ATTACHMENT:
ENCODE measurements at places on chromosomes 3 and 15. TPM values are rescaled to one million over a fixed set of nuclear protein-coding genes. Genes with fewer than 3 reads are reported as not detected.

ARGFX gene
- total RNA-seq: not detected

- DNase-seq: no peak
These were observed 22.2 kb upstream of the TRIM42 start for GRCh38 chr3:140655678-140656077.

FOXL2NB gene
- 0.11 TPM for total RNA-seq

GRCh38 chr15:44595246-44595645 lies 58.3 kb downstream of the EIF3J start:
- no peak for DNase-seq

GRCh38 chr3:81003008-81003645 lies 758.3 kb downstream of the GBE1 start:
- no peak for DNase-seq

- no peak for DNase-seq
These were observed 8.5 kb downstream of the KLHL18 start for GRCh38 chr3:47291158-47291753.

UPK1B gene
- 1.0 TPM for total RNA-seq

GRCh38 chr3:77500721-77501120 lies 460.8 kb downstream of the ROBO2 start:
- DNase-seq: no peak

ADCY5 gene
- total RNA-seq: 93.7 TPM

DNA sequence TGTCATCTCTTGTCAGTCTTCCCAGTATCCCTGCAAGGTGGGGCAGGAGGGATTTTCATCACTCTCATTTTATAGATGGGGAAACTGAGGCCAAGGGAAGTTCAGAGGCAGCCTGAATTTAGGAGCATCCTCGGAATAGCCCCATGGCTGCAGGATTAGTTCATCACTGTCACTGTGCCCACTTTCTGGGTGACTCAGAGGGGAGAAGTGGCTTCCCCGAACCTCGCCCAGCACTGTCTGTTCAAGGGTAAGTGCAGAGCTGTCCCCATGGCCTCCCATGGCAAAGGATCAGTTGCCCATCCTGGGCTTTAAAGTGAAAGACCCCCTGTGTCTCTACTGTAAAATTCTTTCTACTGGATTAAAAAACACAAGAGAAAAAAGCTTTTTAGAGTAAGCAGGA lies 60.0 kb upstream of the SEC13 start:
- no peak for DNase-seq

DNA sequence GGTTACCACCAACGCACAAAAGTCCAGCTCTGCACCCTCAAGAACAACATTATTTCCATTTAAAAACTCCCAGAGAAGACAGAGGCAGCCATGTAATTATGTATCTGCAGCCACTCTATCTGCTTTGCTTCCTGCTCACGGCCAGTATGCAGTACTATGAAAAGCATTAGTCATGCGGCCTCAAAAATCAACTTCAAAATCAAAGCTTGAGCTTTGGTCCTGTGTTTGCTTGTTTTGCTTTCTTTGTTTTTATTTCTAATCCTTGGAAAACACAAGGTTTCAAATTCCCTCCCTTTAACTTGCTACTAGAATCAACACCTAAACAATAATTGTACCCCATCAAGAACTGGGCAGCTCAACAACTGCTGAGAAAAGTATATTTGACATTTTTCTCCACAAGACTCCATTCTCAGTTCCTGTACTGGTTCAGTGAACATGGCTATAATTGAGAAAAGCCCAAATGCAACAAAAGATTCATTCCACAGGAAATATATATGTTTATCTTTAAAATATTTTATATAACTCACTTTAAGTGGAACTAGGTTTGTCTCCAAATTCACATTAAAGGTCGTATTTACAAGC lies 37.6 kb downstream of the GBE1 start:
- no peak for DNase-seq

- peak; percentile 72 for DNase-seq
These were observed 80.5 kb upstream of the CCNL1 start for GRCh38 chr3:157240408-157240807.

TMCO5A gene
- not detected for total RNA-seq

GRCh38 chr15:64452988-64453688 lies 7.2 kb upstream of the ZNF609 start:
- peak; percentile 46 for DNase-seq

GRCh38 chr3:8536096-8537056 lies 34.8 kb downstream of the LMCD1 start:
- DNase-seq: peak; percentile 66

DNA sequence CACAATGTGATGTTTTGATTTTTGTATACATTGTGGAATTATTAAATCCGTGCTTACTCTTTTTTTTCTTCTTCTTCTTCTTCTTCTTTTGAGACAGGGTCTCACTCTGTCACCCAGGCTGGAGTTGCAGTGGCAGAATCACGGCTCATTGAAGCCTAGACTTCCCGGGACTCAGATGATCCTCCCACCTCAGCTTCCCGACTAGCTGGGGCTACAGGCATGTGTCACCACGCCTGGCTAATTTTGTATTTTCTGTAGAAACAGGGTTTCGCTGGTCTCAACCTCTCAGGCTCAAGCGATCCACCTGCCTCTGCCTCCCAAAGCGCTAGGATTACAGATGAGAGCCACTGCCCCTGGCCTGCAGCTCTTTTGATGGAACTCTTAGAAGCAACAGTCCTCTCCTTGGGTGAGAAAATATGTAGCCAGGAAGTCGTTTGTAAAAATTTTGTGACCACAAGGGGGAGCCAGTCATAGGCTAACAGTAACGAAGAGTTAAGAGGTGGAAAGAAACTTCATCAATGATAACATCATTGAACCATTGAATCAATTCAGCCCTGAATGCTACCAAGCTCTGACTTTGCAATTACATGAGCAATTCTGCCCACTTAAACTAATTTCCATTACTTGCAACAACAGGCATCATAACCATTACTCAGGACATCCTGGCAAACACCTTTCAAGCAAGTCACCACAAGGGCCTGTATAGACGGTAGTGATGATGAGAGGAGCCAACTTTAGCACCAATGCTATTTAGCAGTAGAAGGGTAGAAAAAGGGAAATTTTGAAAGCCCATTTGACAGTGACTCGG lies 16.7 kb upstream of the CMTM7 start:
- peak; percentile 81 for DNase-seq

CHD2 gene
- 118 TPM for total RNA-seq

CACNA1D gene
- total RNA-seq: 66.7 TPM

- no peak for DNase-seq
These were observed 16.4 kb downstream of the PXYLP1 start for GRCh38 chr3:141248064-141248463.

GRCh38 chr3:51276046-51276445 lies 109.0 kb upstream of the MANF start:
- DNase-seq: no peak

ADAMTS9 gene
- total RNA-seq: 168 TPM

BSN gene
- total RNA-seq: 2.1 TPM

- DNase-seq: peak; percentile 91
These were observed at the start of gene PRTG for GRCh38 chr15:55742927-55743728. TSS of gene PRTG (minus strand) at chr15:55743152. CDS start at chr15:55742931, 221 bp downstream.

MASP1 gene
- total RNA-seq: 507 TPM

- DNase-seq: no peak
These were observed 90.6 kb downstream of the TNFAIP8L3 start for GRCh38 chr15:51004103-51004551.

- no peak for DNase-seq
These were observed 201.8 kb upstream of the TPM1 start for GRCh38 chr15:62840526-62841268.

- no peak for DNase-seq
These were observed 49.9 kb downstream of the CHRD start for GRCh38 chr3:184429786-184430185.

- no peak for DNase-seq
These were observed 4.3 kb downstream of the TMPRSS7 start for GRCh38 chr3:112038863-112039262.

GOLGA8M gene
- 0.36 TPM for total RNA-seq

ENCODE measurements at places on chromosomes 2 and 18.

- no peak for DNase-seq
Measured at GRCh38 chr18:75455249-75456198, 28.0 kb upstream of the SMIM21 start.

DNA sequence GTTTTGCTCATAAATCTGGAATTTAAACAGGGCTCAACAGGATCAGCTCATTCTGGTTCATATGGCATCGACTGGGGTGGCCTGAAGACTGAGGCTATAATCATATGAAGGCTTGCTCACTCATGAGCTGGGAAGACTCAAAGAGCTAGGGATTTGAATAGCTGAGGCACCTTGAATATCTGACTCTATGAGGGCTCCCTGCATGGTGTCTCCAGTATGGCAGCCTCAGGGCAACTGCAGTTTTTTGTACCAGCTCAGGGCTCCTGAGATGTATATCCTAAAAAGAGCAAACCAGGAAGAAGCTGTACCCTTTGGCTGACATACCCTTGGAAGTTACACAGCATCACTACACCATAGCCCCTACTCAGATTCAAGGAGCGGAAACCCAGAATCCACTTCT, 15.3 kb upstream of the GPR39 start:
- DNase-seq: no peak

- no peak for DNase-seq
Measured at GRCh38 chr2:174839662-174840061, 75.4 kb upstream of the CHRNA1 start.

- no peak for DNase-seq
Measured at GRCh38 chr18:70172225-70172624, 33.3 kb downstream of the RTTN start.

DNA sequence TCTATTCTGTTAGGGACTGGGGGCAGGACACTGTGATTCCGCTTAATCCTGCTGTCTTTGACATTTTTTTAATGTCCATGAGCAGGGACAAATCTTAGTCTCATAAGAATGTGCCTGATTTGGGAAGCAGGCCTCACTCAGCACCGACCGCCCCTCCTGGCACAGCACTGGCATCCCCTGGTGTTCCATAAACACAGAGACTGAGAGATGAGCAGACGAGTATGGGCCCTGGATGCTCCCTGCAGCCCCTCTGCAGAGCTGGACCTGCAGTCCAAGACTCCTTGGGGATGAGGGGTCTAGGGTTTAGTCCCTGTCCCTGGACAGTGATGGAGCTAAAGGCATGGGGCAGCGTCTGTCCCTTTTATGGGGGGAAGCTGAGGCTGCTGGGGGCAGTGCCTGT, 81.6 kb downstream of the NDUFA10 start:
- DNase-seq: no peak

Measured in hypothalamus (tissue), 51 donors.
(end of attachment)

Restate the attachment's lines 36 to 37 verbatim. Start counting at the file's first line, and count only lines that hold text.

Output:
CACNA1D gene
- total RNA-seq: 66.7 TPM